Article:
Decorative garden fence panels are enjoying a huge surge in popularity of late. Stylish, high-quality, and eye-catching, it’s no surprise many are opting for these contemporary designs over traditional overlap or featheredge fencing.
Perhaps you’re looking to sell your property, and you need to replace your dilapidated current panels. Which option do you think will boost your curb appeal – standard overlap or striking decorative garden fence panels?
Maybe your back-garden boundary is looking a little worse for wear; would straightforward featheredge or exciting contemporary panels create a prettier frame for your flower beds and borders?
The past few months have indisputably demonstrated that Britain can experience some peculiar weather. We have certainly had an unusual winter. Enough about that though; we’re bored of reading overly dramatic articles about the snow. Nevertheless, one of the criteria of being British is talking incessantly about the weather; so, today let’s discuss the wind instead.
Those of us living in windy spots, such as the North, the South West and high-altitude areas, have a number of problems to contend with. Choosing the correct fence panels is one of them. Many wou
Imagine being an outcast on a desert island. All you can take are eight songs, a book and a luxury. Now the songs part is easy, the book simple, but the luxury? Hmmm, obviously (obviously!) it’s between a concrete or a wooden post. Now there’s a dilemma.
Concrete will weigh in heavier. A six-foot fence panel requires a heavy frame of concrete and they do need a couple of people to handle, manoeuvre and get in place. And once in place there is absolutely no tweaking or phrases like ‘don’t worry, the screws will bring it all together.’ Once in place that is the place. Forever. Wood, however, is slightly lighter, still heavy mind you, and - as with all posts and fencing - a helper is still a great idea. There is a bit of tweak-room with wood as it is a natural material and will be slightly more forgiving of a millimetre tolerance or two.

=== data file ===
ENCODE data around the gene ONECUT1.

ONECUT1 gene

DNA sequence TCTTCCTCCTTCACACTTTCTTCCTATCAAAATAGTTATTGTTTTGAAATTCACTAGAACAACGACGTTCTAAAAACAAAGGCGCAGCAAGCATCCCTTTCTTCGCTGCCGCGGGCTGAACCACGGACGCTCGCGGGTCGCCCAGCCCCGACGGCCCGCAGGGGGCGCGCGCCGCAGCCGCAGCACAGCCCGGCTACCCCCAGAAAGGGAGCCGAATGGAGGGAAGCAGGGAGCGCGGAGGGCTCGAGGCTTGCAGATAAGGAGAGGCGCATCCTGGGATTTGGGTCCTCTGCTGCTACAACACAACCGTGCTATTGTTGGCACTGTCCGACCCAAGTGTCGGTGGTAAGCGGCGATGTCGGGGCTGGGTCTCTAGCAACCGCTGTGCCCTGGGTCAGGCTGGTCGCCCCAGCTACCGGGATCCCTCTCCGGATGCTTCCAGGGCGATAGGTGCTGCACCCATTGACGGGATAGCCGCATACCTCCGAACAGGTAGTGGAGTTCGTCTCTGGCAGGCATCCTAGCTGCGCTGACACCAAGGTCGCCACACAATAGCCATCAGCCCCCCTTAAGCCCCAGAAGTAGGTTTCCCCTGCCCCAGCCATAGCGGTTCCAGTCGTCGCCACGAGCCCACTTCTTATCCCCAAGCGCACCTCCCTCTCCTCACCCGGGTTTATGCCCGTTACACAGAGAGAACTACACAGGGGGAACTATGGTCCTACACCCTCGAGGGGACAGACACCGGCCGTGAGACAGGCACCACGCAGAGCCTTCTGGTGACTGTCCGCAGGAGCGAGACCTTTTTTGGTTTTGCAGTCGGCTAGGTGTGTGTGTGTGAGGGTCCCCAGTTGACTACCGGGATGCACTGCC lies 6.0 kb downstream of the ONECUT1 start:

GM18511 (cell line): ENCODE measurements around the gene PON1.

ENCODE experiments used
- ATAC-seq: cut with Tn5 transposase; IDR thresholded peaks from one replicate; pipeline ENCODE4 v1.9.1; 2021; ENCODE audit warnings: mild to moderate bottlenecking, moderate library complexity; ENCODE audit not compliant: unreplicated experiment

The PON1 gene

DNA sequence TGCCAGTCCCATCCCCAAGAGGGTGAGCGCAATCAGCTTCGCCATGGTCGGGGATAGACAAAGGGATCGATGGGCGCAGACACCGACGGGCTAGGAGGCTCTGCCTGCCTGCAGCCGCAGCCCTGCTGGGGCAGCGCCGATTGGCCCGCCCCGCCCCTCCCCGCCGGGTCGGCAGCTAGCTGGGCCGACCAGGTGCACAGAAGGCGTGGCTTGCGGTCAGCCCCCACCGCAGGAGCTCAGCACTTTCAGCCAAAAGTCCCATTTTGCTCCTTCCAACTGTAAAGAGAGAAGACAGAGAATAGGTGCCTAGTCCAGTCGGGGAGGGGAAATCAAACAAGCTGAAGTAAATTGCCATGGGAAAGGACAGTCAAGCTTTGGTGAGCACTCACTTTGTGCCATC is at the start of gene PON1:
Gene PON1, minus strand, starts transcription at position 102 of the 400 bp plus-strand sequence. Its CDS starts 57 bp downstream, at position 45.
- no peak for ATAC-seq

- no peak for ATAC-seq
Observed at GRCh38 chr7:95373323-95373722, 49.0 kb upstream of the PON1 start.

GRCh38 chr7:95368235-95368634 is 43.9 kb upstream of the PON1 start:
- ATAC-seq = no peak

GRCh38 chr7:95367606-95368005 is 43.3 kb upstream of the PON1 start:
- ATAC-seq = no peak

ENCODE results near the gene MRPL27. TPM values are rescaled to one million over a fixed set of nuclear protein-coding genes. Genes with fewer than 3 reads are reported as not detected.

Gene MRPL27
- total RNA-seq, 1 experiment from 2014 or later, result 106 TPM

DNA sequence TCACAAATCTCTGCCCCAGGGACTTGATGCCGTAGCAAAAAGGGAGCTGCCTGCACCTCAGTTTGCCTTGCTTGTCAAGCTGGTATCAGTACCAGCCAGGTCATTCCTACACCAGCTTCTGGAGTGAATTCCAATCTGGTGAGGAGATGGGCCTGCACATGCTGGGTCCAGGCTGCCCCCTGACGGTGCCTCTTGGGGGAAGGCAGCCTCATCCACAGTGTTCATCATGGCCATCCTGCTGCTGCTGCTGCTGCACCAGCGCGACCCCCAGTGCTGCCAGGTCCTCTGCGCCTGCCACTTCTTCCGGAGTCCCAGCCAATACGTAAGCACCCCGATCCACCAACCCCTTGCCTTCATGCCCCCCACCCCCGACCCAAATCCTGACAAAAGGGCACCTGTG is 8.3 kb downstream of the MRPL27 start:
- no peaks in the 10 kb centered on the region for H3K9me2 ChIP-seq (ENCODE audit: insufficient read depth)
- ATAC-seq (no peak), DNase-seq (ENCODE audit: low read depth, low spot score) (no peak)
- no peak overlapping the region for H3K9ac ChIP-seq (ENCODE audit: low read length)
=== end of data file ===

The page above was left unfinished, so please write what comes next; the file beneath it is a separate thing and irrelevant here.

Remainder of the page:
This problem is easily corrected with a little know-how!
- Firstly, use one nail at each end of the decking to to secure it to the end joists.
- If the deck board bows towards the last board laid and fastened, carefully force a chisel between the two boards and pry the bowed board outwards to the correct position, then nail or screw into place.
- If the bow curves outwards, away from the last board, you will need to drive the chisel into the joist on the outside of the curve until it is in the correct position and then nail or screw into place.
It is important to get the frame exactly right to succeed when building decking to ensure that you will have a firm and easy to maintain deck structure.
Here are a few simple steps to take to make sure that your deck is structurally sound and will last for years.
How to build a sub-frame
The first step when building decking is to create the frame upon which the decking boards will be laid.
The main joists of the frame need to run in the opposite direction to the way the deck boards are laid, at approximately 40cm apart.
The decking level needs to be worked out prior to construction; the decking will need to be slightly sloped one way (a slope of about 1cm) for drainage purposes.
Decking can either be built straight onto a patio or placed on top of brick pillars in order to increase the height. Bricks will need to be placed at frequent intervals of around 1.25 metres along every second joist so that the decking is not too springy once
Before you lay the decking, we would recommend that any remaining work to the sub-structure, such as applying protective finish, is completed before starting to lay the deck boards. Take a look at our guide on building the sub-frame.
The deck boards we supply are 28mm x 120mm in size which are the most desirable type of decking as they are less prone to sagging, warping, twisting or cupping.